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Friday, April 23, 2010
Meet the J-Hey Kid

By Shaun Powell

ATLANTA -- In some ways, the Atlanta Braves haven't seen someone this young, this composed and already this famous since 1996, the difference being that Derek Jeter didn't exactly help them.

Jeter hit .361 that postseason, capping a sensational rookie year by aiding the New York Yankees' rally against the Braves in the World Series. But if you believe in karma, then the Braves will bring what they hope is their own next-generation star to New York this weekend to show that what comes around might indeed go around someday.

Jason Heyward, all of 20, is already dealing with much of the fuss once made over Jeter, and the circumstances, too. He also was born in New Jersey (Ridgewood) and raised elsewhere. (His family left for Georgia when he was a toddler.) He tore up the minors and was elevated quickly. His major league debut, when he crushed a home run in his first plate appearance, hinted at potential stardom. His manager, who doesn't gush often, is gushing often. (Bobby Cox: "He's exciting.") He has a presence about him that you notice right away, hard to miss when he's 6-foot-4, 245. He plays the game with the joy of a kid holding a Wiffle Ball bat. Oh, and like Jeter, he's African-American, a novelty in a sport that otherwise collects talent from all corners of the globe.

"I haven't seen a 20-year-old have the same impact since I've been around," Braves third baseman Chipper Jones said. "There's been some guys with talent, but he brings more to the table than that. He's a good kid who works harder than anybody."

Jason Heyward
Henry Aaron says Jason Heyward can be an inspiration for young African-American ballplayers. No pressure!

Probably the best thing about the J-Hey Kid might also be the riskiest: his age. That's what endears him to the Braves organization and anyone who has watched him in such a short time. That said, plenty of expectations are being heaped on him already, which has become a commonplace in a sports age that wants too much too soon from its young athletes.

Maybe the most curious slab thrown on his young shoulders came when the great Hank Aaron mentioned that Heyward "can be an inspiration for African-American kids" given the obvious problems Major League Baseball has had in raising interest among those who'd rather play basketball or football. This is an ongoing issue for the majors, 63 years after Jackie Robinson's debut. Ever since the 1970s, when blacks represented roughly 17 percent of rosters (now it's 6 percent), the game has slowly drifted away, especially from city kids who fell for Michael Jordan.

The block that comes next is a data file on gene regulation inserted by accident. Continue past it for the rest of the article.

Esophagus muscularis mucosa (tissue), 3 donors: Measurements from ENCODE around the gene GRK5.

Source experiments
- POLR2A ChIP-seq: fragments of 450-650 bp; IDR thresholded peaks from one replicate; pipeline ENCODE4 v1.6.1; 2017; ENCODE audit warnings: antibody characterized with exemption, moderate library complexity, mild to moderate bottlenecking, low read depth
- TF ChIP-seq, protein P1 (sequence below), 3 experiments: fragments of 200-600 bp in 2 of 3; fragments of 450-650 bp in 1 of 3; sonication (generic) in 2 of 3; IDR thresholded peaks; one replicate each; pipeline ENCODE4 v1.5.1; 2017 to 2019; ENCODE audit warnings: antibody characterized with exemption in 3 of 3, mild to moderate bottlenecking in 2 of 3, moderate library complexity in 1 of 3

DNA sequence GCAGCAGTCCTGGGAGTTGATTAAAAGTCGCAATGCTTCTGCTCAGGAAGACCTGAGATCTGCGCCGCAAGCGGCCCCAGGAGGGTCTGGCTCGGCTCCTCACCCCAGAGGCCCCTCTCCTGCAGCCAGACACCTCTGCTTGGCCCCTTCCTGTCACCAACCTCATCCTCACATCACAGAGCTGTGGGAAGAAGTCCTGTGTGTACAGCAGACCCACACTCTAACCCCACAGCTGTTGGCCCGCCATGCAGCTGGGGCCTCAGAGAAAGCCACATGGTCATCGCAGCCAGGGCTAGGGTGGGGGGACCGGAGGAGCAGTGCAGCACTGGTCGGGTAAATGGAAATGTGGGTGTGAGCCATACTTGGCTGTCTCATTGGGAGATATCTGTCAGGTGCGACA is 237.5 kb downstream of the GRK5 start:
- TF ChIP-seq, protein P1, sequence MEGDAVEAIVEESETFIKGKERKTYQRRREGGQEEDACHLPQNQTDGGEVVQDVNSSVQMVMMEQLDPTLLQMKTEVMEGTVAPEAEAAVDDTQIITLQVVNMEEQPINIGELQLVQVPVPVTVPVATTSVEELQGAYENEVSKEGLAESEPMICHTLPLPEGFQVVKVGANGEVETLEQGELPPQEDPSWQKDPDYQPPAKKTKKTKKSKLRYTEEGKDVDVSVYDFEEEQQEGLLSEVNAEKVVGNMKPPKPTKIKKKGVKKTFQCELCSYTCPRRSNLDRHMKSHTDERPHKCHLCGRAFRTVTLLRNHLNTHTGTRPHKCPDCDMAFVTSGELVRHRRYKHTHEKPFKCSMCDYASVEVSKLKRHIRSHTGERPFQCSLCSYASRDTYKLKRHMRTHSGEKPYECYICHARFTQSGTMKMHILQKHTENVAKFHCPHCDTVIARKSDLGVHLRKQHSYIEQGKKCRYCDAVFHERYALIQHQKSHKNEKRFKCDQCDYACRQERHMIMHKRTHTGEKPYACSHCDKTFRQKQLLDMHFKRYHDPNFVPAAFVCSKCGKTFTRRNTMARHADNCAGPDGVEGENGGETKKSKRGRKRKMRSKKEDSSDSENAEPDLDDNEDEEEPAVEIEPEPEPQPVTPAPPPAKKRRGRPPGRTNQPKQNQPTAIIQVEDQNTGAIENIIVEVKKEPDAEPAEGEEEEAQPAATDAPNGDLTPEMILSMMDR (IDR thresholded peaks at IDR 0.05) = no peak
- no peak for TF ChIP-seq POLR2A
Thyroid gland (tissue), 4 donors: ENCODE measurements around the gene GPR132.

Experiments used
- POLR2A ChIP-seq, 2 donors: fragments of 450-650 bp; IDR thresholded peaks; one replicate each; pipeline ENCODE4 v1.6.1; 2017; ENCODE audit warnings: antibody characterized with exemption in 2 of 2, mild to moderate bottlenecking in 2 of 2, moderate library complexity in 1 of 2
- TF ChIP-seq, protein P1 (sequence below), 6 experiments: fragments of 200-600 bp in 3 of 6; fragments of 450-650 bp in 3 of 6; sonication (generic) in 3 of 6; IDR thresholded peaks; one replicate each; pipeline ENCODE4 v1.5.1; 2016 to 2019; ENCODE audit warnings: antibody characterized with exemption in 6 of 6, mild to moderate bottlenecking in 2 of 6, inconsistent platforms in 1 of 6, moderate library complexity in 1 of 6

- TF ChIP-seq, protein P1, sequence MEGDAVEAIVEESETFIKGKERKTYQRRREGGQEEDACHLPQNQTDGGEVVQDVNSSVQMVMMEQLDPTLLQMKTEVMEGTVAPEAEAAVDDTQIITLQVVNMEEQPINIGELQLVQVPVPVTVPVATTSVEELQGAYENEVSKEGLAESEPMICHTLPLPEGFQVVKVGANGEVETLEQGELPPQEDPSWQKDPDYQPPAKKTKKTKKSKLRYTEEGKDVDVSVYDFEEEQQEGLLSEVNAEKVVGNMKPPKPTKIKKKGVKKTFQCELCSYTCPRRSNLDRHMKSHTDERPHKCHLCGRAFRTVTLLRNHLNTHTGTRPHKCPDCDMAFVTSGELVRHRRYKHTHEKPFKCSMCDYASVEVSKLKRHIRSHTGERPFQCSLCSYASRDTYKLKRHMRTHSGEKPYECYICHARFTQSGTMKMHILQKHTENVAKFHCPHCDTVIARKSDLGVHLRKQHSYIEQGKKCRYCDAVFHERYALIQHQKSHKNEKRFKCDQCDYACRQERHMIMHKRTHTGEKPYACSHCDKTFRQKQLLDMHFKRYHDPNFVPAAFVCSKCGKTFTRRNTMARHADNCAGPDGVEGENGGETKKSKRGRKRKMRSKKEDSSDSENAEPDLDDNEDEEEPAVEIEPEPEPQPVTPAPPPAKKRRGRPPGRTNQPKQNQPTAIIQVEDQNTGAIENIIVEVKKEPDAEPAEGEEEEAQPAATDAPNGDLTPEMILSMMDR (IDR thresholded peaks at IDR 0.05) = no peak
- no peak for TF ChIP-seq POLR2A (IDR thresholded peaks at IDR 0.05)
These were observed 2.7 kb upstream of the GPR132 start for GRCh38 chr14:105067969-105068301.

And then, when the majors were gifted with a star who brought tremendous talent and probably became the best player of his generation, the guy happened to be Barry Bonds. You might say he didn't exactly resonate heavily among black kids, and his ambassadorship came with, um, issues.

Laid-back by nature, Heyward seems to accept the notion if not completely embrace it. Perhaps it's a pretty tall order for a kid who right now is just trying to get his own career off the ground.

"I can be a positive role model for a lot of people," Heyward said. "But no matter what I do or how much love I have for the game, I can't choose the sport for anybody else. That's their choice. If I play the game well, it's going to make them think about playing baseball, but it's still their choice to make."

Growing up about 45 minutes outside Atlanta, Heyward miraculously escaped the clutches of youth and high school football coaches. To understand that rarity, you must first understand the popularity of football in the South. Almost as steep as peach cobbler and sweet tea.

"But it wasn't their choice for me to play football," Heyward said. "It was my choice, and baseball was the first sport I ever played. I didn't really like football too much. I played some basketball and when I got to high school, my father told me to choose one. Baseball was it. Loved it."

Yes, every so often, a black kid slips through the cracks and gives himself a legit chance to make the majors. Heyward was the No. 1 slugging prospect last year, and the decision to fax him immediately to the majors wasn't especially difficult for the Braves. He had an epic spring training, complete with a soaring home run that shattered a car sunroof in the parking lot beyond the outfield fence.

In his first two weeks in the majors, besides his debut homer, Heyward smacked a two-out, two-run single to beat the Rockies in the ninth inning (sitting on four pitches first) and hit .302. So you see where his potential as an ambassador, among other things, is being discussed.

"He's ahead of his time, being a 20-year-old with a 30-year-old mind-set, and that helps," Braves coach Terry Pendleton said. "What he does on the field will help the Braves and baseball and the African-American community. And kids from other communities, too, who'll watch how he's getting it done.

"If I'm sitting with an African-American kid and wanted him to watch how a player plays and practices and goes about the game, Jason would be the one I'd want that kid to watch."

High praise, for sure, but there must a reason for that.

"I just love the sport," Heyward said. "Everything I'm doing is coming from the love for the game."

Shaun Powell is a regular contributor to